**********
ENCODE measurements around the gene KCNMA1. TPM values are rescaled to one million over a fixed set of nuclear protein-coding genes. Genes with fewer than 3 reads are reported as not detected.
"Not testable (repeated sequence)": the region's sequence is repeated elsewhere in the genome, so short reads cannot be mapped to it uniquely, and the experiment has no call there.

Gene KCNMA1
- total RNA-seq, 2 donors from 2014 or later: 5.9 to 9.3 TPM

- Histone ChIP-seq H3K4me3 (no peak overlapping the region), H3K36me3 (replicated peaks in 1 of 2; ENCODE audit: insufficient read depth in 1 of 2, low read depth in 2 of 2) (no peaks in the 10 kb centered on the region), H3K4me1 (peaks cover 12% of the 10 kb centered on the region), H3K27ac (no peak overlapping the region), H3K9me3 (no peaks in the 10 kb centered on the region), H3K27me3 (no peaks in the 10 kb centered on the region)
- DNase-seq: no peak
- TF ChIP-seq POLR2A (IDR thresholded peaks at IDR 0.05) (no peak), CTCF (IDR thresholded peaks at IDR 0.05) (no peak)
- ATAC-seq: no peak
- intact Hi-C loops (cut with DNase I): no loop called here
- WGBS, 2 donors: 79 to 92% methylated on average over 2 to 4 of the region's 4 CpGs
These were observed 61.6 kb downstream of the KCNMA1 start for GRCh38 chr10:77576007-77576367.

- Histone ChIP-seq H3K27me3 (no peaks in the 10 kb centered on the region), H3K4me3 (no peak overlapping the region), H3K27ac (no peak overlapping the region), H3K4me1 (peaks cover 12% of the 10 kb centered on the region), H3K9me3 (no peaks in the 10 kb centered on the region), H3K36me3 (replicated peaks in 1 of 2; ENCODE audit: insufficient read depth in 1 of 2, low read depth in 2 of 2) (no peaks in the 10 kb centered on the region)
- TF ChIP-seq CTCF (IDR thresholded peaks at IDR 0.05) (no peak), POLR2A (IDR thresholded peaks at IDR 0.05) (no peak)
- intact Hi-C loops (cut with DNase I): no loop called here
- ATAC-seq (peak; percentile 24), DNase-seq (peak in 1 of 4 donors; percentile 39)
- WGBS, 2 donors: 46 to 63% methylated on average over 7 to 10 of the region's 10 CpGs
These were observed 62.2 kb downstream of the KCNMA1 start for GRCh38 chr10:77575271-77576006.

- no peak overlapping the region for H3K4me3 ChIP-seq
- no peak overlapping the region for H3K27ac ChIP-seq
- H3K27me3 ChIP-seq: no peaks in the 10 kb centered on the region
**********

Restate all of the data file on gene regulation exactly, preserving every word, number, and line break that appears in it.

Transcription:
ENCODE measurements around the gene KCNMA1. TPM values are rescaled to one million over a fixed set of nuclear protein-coding genes. Genes with fewer than 3 reads are reported as not detected.
"Not testable (repeated sequence)": the region's sequence is repeated elsewhere in the genome, so short reads cannot be mapped to it uniquely, and the experiment has no call there.

Gene KCNMA1
- total RNA-seq, 2 donors from 2014 or later: 5.9 to 9.3 TPM

- Histone ChIP-seq H3K4me3 (no peak overlapping the region), H3K36me3 (replicated peaks in 1 of 2; ENCODE audit: insufficient read depth in 1 of 2, low read depth in 2 of 2) (no peaks in the 10 kb centered on the region), H3K4me1 (peaks cover 12% of the 10 kb centered on the region), H3K27ac (no peak overlapping the region), H3K9me3 (no peaks in the 10 kb centered on the region), H3K27me3 (no peaks in the 10 kb centered on the region)
- DNase-seq: no peak
- TF ChIP-seq POLR2A (IDR thresholded peaks at IDR 0.05) (no peak), CTCF (IDR thresholded peaks at IDR 0.05) (no peak)
- ATAC-seq: no peak
- intact Hi-C loops (cut with DNase I): no loop called here
- WGBS, 2 donors: 79 to 92% methylated on average over 2 to 4 of the region's 4 CpGs
These were observed 61.6 kb downstream of the KCNMA1 start for GRCh38 chr10:77576007-77576367.

- Histone ChIP-seq H3K27me3 (no peaks in the 10 kb centered on the region), H3K4me3 (no peak overlapping the region), H3K27ac (no peak overlapping the region), H3K4me1 (peaks cover 12% of the 10 kb centered on the region), H3K9me3 (no peaks in the 10 kb centered on the region), H3K36me3 (replicated peaks in 1 of 2; ENCODE audit: insufficient read depth in 1 of 2, low read depth in 2 of 2) (no peaks in the 10 kb centered on the region)
- TF ChIP-seq CTCF (IDR thresholded peaks at IDR 0.05) (no peak), POLR2A (IDR thresholded peaks at IDR 0.05) (no peak)
- intact Hi-C loops (cut with DNase I): no loop called here
- ATAC-seq (peak; percentile 24), DNase-seq (peak in 1 of 4 donors; percentile 39)
- WGBS, 2 donors: 46 to 63% methylated on average over 7 to 10 of the region's 10 CpGs
These were observed 62.2 kb downstream of the KCNMA1 start for GRCh38 chr10:77575271-77576006.

- no peak overlapping the region for H3K4me3 ChIP-seq
- no peak overlapping the region for H3K27ac ChIP-seq
- H3K27me3 ChIP-seq: no peaks in the 10 kb centered on the region